The sense I get is “rearing up on the hind legs in a thereatening manner” maybe because a lion rampant is doing that, and maybe also from some kind of semantic bleed-over from “rampart”.
    “and with elders keeping alive PacNW traditions translated into English, I find most of the salmon terms familiar. ”
    This is interesting. How good a fit is there between the two terminologies, and how much of the non-fit is due to differences in the referents?

  37. David Marjanović says:

    Cute spambot.

    once their kidneys have been primed to reverse their usual function of taking in salts and excreting dilute river water

    The gills are very important in the salt metabolism. Taking in salts (as opposed to just retaining them) is done in the gills.

  38. John Emerson says:

    There must be two words merged in one. “Rear up on the hind legs” is the heraldic meaning, but all the others are “crawling along the ground”, like “rampant vines”, etc., distantly derived from the noun “ramp”.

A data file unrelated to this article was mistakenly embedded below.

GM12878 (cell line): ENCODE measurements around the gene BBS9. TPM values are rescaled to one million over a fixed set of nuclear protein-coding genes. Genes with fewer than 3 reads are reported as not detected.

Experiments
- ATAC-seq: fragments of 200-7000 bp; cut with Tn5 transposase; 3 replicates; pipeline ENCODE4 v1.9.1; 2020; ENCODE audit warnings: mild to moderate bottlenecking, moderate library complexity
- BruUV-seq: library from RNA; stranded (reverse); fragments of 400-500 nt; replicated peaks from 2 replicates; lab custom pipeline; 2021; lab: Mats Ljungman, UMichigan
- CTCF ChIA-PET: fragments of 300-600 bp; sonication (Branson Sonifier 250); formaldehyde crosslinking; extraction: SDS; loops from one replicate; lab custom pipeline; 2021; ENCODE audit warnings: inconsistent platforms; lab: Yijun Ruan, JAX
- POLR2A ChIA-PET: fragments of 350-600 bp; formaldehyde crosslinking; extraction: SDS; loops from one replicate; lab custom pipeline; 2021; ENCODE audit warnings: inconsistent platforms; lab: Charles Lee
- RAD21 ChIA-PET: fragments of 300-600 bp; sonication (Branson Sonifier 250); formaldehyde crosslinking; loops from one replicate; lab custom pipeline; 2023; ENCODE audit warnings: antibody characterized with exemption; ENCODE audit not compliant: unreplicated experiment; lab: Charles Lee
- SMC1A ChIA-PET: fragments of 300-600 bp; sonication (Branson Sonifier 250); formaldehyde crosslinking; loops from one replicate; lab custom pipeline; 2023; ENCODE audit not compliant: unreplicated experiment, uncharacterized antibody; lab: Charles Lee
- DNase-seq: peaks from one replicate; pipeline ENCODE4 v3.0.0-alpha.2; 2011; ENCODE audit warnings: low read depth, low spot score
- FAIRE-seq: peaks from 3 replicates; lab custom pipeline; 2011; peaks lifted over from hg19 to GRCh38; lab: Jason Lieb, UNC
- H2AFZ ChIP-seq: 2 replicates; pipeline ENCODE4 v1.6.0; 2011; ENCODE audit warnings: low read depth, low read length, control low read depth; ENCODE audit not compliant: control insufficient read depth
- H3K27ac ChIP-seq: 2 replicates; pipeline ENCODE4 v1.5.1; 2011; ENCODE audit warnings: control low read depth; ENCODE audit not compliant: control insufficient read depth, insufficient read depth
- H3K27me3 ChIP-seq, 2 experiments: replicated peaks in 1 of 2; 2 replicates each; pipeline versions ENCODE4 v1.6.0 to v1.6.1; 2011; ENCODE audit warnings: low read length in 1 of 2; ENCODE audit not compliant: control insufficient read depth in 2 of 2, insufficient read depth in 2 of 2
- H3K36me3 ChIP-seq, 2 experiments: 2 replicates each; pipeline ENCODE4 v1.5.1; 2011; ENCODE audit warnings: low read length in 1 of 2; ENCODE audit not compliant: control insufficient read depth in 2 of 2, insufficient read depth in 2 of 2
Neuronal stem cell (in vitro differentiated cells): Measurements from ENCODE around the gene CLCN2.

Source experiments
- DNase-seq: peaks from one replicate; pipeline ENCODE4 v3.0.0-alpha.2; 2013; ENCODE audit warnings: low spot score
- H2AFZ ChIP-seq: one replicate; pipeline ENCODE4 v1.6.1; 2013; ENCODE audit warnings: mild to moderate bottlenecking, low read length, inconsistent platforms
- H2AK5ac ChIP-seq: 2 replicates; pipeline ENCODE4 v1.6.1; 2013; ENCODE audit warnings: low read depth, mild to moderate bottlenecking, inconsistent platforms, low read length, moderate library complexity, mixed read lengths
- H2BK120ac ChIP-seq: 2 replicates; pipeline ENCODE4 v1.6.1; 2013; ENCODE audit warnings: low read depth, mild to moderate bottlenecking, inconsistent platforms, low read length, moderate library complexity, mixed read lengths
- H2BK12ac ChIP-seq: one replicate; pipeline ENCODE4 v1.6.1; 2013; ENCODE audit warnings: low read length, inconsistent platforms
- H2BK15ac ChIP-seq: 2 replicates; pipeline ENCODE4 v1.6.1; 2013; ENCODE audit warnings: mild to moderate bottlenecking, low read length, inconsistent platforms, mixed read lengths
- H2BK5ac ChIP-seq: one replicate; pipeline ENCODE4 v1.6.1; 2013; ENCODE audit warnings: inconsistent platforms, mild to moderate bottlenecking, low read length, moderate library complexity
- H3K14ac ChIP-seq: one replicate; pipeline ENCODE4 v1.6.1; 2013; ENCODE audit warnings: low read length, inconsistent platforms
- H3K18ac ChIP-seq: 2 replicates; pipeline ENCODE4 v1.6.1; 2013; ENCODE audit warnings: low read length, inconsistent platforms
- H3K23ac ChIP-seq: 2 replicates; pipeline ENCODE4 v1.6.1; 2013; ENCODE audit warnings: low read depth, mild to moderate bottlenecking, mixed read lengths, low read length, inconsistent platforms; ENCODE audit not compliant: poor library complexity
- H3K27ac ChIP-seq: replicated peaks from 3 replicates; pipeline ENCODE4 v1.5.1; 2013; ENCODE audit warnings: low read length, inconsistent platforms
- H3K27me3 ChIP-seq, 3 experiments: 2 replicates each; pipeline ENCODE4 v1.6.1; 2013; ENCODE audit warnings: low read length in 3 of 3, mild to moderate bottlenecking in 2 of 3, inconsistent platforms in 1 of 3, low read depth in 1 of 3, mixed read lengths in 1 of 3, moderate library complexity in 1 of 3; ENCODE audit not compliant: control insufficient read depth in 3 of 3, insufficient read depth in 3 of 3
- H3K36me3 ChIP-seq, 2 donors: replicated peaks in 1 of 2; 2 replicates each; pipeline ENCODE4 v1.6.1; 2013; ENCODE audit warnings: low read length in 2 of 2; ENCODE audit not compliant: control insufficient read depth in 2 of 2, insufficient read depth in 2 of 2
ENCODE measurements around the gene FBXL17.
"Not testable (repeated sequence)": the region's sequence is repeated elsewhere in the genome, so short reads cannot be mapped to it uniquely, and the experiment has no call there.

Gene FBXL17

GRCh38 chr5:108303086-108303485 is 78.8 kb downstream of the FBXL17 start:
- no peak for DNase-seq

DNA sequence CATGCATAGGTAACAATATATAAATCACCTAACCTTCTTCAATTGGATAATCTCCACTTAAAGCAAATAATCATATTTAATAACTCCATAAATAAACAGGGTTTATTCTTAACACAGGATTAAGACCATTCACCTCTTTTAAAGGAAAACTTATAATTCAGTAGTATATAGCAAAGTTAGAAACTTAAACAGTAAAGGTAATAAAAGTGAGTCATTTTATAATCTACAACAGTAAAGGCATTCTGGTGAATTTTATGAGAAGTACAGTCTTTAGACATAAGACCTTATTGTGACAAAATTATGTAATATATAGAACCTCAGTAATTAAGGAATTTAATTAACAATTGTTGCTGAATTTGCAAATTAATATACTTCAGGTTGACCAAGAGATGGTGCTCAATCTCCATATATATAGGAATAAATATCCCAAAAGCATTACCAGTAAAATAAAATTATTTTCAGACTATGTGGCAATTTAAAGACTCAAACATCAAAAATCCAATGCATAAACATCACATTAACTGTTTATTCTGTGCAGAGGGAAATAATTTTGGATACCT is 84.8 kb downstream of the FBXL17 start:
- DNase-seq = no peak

In the metaphorical meaning “out of control” maybe people merge both, like vines both growing rampantly out of control and also rearing up on their hind legs.

  39. Wot you need is Marie-Lucie.

  40. Well, the Portuguese names are the officially sanctioned church names. In most other languages the church failed to stamp out the very ancient pagan names.

  41. “crawling along the ground”, like “rampant vines”,
    To me, as a gardner, that still sounds like rearing up on its hind legs in a threatening manner, because I am here to tell you that some vine species behave just like that. I am at the moment dreading the vernal return of the hated perennial morning glory – not edible as a yam, not even psychotropic, just horribly invasive. “Rampant spreader” – “invasive weed” for a lot of gardners. The botanical word for crawling is “repens” (I can’t recall seeing ‘rependa’) which unfortunately doesn’t have an Englsigh form. It’s the same root as “reptile”.

  42. A Skeletal History of the Inclination of a French Word to Wander Luxuriantly and Rear with Some Excitement and, Generally, to Romp in the English Language